Part 3: Steps to Tackle Online Abuse
An important way of preventing online abuse is to ensure that you act in a responsible and respectful manner when using SNS
How can I be a responsible user?
An important way of preventing online abuse is to ensure that you act in a responsible and respectful manner when using SNS. Here are some ways this can be achieved:
- Think before you post – Consider if the content of your post is sensitive and/or offensive to others. It is important to think about how your actions on SNS might impact upon the wellbeing of others. If in doubt don’t post.
- Forewarn of sensitive content – If you post content that might be upsetting to others, warn other users by including a *Trigger Warning* at the top of your post.
- Respect differing perspectives expressed online – When reading the posts of other users, think carefully before making a judgment and posting a response. Consider what the consequences of your reaction might be; it is important to respect differences in opinion and post responsibly.
- Include your pronouns – If you are confident in how you wish them to be used, including your pronouns on the bio-descriptors of your SNS account/s, and as part of your email signature/s, can help others to understand how you identify, and will also show solidarity with people who face discrimination because of their gender identity.
- Report and challenge online abuse – It is important to follow the correct protocols and report incidents of online abuse witnessed on SNS. This will help to protect the person being victimised and reduce incidents of future abuse.
How can I protect myself from abusive users?
Most social networking sites offer several ways of excluding abusive users and content from your feed. Before taking action against an abusive user, it can be useful to make a private record, including taking screenshots, in case evidence is required in the future. The standard approaches are blocking, reporting, and muting users. Note the precise terminology can vary between social networking sites.
Blocking generally prevents a specific user from seeing content that you post and directly messaging you. While it can be useful to interact with and educate users coming from different perspectives, this should not be done at the cost of mental wellbeing or risk of personal harm. For this reason, we advise a willingness to block users who display hostility towards minority sexual and gender identity users at least when operating a personal social network account.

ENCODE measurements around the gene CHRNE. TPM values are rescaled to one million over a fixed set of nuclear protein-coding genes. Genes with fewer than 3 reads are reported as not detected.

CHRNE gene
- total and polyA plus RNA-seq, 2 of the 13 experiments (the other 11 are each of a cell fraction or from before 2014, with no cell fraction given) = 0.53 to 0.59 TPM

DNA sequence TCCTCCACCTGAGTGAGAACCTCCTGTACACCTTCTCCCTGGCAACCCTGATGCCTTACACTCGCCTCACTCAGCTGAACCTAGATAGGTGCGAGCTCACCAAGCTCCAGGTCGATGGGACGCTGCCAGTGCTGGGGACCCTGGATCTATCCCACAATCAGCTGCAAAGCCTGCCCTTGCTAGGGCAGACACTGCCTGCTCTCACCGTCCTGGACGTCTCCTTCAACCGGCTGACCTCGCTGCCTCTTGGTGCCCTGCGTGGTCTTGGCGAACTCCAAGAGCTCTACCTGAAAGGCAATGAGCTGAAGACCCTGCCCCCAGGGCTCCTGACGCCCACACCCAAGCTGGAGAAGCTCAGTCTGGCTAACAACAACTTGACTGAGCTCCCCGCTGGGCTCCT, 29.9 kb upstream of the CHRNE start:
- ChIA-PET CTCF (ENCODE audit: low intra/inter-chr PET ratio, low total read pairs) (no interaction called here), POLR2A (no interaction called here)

Reporting generally involves referring a specific piece of abusive content or a user posting abusive content to the management of a social networking site. The quality of official responses to reporting abuse can vary significantly. Some management processes limit or remove abusive user accounts promptly. In other instances, the response can be slow, uneven, and inconsistent. Nevertheless, reporting abusive conduct is useful as it alerts social network convenors to bad behaviour on their platform.
Some social networking sites allow you to reduce or eliminate exposure to unwanted content without notifying the user you have done so. This can be useful, for example, for peers or family members with whom you wish to remain connected or friends but do not find their online content inclusive or supportive. Facebook offers a variation on muting by allowing you to request to see less content of a certain kind on your feed, as well as to ‘snooze’ a user’s posting on your feed for 30 days.
How can I prevent exposure to content I do not wish to see?
The tools discussed above are reactive. They can help address abusive content but only after they have already been seen. Some social network sites, as well as third-party applications, also allow users to filter content automatically to exclude words and phrases and tagged content you do not wish to see. For example, XKit is a browser extension for Tumblr that allows users to customise their feed much more than the standard Tumblr interface. Facebook and Twitter allow you to block content based on specific words and phrases.
How can I protect my identity and security?